How to get out the most common (and stubborn) stains
The most important thing to remember is that stains will set in deeper over time. Which means that the earlier you can treat a stain, the more likely you’ll be able to get it out. If you’re out and about when you spill that latte or ink blot on your shirt, then the best thing you can do is spot it with a towel soaked in cold water. Don’t rub it in, just dab it to lift as much of the stain as possible. Then, finish treating it as soon as you get home. The treatment process depends upon what kind of stain it is. Here’s a guide for the most common:
We’ve all dropped a ballpoint pen on ourselves, and those little splots can be hard to get out once they’ve set in. Run the fabric under cold water as soon as possible. Let it soak in the cold water for 30 minutes, then wash it in the hottest possible temperature that the fabric will allow.
This is a similar process to ink stains, except it’s a bit more complicated if there was milk or cream in the coffee. After running the stain under cold water, put a little detergent right on the fabric and rub the cloth together with the cold water. Like the ink, let it soak and then wash it in hot water cycle. If that doesn’t work, you may also try using a little baking soda or vinegar. If all else fails, take it to the dry cleaner.
Stains from blood, sweat, or vomit are protein based stains, which are best treated with an alkaline detergent. Put some right on the fabric and rub the cloth together with cold water. OxiClean is great for this. Then wash it right away in cold water. Do not use hot water, as it will set your stain! If the stain comes out, then you may want to wash them again in hot water, especially if they are sheets or towels. This process also works well for most ice cream or dairy products as well.
This process goes for most makeup, including foundation and eye shadow too. Rinse the fabric in cold water, then gently rub a detergent right onto the stain. Rinse that out with cold water and then apply a stain stick to the mark. Let it sit for 30 minutes, then launder.
Barbeque or Spaghetti Sauce
Soak the item for 30 minutes in cold water with a half teaspoon of liquid dish detergent, and one tablespoon of white vinegar. Rinse, and if there’s still some stain remaining, apply a prewash stain remover and wash in warm water – not hot. Let it air dry. If the stain persists, then look for a detergent with enzymes, and soak it overnight in a solution with water. Then wash in warm water.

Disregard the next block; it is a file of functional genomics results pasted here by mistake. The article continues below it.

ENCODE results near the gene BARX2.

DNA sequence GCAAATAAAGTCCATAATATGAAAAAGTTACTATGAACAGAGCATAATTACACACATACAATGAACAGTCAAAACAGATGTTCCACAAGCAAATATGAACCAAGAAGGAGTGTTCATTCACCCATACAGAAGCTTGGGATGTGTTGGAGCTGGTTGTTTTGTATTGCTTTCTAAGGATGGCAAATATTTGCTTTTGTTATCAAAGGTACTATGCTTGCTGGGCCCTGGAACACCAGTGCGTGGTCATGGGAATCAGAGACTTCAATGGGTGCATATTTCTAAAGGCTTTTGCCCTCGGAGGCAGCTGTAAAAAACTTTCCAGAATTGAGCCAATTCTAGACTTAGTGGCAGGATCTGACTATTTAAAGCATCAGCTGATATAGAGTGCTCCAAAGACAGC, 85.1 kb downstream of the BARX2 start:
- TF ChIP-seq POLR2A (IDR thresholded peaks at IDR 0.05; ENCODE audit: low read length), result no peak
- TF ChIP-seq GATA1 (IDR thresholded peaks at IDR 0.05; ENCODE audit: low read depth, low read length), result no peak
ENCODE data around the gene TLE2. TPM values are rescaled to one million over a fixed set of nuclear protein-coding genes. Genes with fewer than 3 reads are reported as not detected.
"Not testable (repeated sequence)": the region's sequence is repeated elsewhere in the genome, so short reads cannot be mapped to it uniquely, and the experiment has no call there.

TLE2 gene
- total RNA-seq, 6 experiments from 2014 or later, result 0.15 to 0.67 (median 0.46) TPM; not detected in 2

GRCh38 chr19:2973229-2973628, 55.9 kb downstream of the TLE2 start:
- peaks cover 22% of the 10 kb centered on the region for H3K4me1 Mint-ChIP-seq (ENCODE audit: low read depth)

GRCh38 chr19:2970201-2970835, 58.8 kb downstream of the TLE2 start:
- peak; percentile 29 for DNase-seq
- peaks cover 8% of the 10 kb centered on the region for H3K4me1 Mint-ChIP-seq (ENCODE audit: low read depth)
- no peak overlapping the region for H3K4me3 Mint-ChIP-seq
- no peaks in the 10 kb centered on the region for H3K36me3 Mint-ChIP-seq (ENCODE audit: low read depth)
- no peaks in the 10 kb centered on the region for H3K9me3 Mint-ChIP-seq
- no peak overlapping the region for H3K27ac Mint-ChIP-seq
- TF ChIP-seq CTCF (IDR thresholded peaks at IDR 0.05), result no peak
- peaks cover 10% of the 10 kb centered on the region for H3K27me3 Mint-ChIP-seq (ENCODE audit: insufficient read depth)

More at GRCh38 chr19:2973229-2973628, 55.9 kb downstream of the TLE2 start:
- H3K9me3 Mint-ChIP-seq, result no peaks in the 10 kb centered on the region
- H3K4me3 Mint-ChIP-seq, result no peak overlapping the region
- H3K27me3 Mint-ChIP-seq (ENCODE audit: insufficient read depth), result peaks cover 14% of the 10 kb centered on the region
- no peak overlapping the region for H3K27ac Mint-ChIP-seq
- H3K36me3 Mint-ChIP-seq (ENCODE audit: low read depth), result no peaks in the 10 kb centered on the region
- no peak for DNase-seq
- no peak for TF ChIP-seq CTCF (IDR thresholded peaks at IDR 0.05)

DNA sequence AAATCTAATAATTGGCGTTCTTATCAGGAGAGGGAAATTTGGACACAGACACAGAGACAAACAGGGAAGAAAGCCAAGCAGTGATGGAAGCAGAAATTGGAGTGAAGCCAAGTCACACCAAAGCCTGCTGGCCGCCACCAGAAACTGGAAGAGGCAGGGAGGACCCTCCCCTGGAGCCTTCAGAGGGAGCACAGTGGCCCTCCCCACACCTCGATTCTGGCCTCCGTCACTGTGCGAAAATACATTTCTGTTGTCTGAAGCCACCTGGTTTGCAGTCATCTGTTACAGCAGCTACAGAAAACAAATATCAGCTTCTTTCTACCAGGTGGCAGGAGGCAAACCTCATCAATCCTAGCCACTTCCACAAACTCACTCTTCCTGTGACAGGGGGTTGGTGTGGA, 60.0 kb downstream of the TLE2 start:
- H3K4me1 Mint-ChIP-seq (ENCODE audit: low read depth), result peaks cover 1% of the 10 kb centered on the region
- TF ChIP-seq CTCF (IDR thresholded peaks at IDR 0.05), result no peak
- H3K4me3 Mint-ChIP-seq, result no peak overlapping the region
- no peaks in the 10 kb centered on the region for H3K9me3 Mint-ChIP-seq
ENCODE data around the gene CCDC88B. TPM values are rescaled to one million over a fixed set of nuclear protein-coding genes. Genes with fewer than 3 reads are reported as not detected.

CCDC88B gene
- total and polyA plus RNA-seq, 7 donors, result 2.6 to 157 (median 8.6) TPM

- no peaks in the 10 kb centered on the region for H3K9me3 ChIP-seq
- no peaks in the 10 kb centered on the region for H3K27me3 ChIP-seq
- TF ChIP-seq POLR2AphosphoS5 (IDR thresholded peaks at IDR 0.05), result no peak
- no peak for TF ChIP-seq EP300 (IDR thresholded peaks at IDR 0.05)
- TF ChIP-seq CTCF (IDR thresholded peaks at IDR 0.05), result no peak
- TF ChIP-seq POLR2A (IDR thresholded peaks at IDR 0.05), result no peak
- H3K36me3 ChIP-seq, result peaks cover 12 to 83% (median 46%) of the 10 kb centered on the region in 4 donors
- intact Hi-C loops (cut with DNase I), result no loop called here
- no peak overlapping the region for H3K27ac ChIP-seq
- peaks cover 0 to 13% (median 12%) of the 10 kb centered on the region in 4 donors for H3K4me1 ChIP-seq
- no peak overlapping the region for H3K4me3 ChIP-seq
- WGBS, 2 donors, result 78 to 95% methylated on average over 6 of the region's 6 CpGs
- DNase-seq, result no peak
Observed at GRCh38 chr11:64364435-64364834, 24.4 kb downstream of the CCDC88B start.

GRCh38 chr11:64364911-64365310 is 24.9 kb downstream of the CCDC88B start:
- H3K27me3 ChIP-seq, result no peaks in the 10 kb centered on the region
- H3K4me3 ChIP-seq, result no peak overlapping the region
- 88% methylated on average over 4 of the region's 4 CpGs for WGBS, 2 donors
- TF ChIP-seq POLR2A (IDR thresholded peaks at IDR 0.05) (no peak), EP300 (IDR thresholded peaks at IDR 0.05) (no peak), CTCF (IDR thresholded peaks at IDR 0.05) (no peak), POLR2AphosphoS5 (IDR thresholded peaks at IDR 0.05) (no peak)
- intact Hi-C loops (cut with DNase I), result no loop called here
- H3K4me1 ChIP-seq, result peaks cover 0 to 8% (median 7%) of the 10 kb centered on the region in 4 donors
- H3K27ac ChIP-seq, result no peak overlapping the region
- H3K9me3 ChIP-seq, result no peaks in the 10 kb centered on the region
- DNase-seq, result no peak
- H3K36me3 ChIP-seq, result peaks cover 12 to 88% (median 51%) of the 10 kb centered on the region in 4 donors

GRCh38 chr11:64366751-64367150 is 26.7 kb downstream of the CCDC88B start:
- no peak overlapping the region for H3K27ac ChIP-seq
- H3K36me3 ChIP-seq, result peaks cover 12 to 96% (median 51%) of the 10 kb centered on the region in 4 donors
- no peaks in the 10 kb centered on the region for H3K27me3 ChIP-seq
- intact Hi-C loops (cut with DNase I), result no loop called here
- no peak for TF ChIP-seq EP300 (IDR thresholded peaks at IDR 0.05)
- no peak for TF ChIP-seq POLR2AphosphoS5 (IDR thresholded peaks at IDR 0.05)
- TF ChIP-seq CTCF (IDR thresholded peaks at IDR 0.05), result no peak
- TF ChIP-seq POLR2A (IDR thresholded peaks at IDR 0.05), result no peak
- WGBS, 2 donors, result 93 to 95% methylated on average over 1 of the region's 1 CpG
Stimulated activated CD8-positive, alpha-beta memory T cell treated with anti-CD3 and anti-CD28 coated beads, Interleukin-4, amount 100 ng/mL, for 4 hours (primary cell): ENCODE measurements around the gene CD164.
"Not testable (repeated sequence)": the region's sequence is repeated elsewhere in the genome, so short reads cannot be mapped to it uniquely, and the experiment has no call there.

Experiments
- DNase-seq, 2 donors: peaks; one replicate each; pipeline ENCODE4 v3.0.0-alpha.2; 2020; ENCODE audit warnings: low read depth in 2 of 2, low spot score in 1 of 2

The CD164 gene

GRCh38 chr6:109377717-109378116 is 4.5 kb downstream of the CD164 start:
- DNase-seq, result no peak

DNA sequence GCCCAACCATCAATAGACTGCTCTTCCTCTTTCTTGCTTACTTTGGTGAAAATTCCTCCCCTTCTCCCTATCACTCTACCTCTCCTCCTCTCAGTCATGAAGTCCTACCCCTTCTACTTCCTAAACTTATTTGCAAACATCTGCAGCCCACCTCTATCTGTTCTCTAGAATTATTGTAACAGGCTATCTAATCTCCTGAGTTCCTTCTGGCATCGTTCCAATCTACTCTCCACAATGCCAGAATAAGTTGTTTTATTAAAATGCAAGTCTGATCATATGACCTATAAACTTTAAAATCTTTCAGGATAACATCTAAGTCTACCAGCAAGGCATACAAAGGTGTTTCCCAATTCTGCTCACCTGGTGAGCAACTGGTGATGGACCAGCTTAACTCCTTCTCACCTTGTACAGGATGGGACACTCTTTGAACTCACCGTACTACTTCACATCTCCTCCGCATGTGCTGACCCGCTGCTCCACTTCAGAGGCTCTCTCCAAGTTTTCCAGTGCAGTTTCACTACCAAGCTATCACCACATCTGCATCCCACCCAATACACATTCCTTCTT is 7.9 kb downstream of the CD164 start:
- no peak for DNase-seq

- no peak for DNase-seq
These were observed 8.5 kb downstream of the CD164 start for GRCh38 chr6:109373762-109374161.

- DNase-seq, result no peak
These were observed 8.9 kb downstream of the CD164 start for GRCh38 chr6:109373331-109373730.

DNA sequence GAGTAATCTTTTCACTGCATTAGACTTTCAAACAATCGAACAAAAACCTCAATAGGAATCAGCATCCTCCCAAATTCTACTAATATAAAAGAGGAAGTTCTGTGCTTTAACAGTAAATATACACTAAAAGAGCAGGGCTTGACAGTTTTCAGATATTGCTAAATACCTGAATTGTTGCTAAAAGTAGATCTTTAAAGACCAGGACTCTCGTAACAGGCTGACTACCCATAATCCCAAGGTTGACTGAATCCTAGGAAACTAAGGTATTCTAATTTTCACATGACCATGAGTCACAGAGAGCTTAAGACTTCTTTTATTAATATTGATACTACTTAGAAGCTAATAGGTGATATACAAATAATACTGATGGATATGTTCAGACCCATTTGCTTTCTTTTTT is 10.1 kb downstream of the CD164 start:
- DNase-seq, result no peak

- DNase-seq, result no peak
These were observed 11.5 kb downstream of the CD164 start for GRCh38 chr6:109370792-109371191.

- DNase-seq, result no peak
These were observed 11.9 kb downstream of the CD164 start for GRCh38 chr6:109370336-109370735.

Let the mud dry, and use a coarse bristle brush to brush as much of it off the fabric as you can. Then, soak it in warm water with one teaspoon of liquid dish detergent, and one tablespoon of white vinegar for at about 15 minutes. Then rinse it and let it stand. If the blemish remains, rub it with rubbing alcohol, and then wash. If it’s not gone after that, try an overnight enzyme soak.
Fruit or Juice
Make sure you don’t use detergents that contain soap, or apply a bar soap directly on this kind of stain, or it will set the stain. Soak the item in warm water with a teaspoon of enzyme product. Lightly scrub the spot to get it all out before washing. If any sugars remain on the fabric, it will leave a light brown spot after a cycle in the dryer or iron.
Create a paste of baking soda and water. Rub gently onto the stain, then wash as normal.
Grass or Mustard
These are two of the most stubborn stains because they are a combination of plant dye and protein stains with other organic elements. Soak for an hour in cold water with an enzyme laundry product. Wash in cold water, and if stain remains then soak again overnight with the enzyme solution and rewash. Once stain is gone, wash in warm water.
No matter what kind of stain it is, make sure the stain is out before you put your clothing item in the dryer. The warm air will set your stain, making it almost impossible to get out after a drying cycle. If you have any questions about how to use your facility’s equipment, visit us online. You’ll find more laundry tips, payment options, and equipment instructions at CoinMeter.com.